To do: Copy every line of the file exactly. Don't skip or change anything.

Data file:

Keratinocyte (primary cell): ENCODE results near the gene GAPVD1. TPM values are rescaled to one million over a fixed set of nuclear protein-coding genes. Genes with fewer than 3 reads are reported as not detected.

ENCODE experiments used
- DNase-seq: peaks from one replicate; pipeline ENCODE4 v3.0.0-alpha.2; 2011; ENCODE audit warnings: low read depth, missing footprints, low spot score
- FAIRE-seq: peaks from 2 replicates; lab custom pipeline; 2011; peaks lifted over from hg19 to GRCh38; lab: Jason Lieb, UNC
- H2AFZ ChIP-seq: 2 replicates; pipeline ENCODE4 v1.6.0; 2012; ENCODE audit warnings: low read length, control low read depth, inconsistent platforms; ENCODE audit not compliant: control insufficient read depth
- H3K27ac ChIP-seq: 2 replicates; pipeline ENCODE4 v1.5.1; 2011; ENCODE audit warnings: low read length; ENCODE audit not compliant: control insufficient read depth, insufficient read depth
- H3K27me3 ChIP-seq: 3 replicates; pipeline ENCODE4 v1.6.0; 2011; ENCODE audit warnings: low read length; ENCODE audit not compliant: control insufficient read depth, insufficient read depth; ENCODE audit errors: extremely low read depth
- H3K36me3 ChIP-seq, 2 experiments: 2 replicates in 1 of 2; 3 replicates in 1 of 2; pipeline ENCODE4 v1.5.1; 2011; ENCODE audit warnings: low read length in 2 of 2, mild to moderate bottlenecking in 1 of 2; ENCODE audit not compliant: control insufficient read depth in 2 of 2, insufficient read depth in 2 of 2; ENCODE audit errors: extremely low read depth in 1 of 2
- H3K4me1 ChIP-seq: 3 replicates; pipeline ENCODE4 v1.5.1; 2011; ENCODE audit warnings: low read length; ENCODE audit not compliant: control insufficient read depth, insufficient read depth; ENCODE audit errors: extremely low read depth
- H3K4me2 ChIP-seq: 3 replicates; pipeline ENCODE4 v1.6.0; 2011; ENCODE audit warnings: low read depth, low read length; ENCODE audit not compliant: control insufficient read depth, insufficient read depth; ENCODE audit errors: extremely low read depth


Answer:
Keratinocyte (primary cell): ENCODE results near the gene GAPVD1. TPM values are rescaled to one million over a fixed set of nuclear protein-coding genes. Genes with fewer than 3 reads are reported as not detected.

ENCODE experiments used
- DNase-seq: peaks from one replicate; pipeline ENCODE4 v3.0.0-alpha.2; 2011; ENCODE audit warnings: low read depth, missing footprints, low spot score
- FAIRE-seq: peaks from 2 replicates; lab custom pipeline; 2011; peaks lifted over from hg19 to GRCh38; lab: Jason Lieb, UNC
- H2AFZ ChIP-seq: 2 replicates; pipeline ENCODE4 v1.6.0; 2012; ENCODE audit warnings: low read length, control low read depth, inconsistent platforms; ENCODE audit not compliant: control insufficient read depth
- H3K27ac ChIP-seq: 2 replicates; pipeline ENCODE4 v1.5.1; 2011; ENCODE audit warnings: low read length; ENCODE audit not compliant: control insufficient read depth, insufficient read depth
- H3K27me3 ChIP-seq: 3 replicates; pipeline ENCODE4 v1.6.0; 2011; ENCODE audit warnings: low read length; ENCODE audit not compliant: control insufficient read depth, insufficient read depth; ENCODE audit errors: extremely low read depth
- H3K36me3 ChIP-seq, 2 experiments: 2 replicates in 1 of 2; 3 replicates in 1 of 2; pipeline ENCODE4 v1.5.1; 2011; ENCODE audit warnings: low read length in 2 of 2, mild to moderate bottlenecking in 1 of 2; ENCODE audit not compliant: control insufficient read depth in 2 of 2, insufficient read depth in 2 of 2; ENCODE audit errors: extremely low read depth in 1 of 2
- H3K4me1 ChIP-seq: 3 replicates; pipeline ENCODE4 v1.5.1; 2011; ENCODE audit warnings: low read length; ENCODE audit not compliant: control insufficient read depth, insufficient read depth; ENCODE audit errors: extremely low read depth
- H3K4me2 ChIP-seq: 3 replicates; pipeline ENCODE4 v1.6.0; 2011; ENCODE audit warnings: low read depth, low read length; ENCODE audit not compliant: control insufficient read depth, insufficient read depth; ENCODE audit errors: extremely low read depth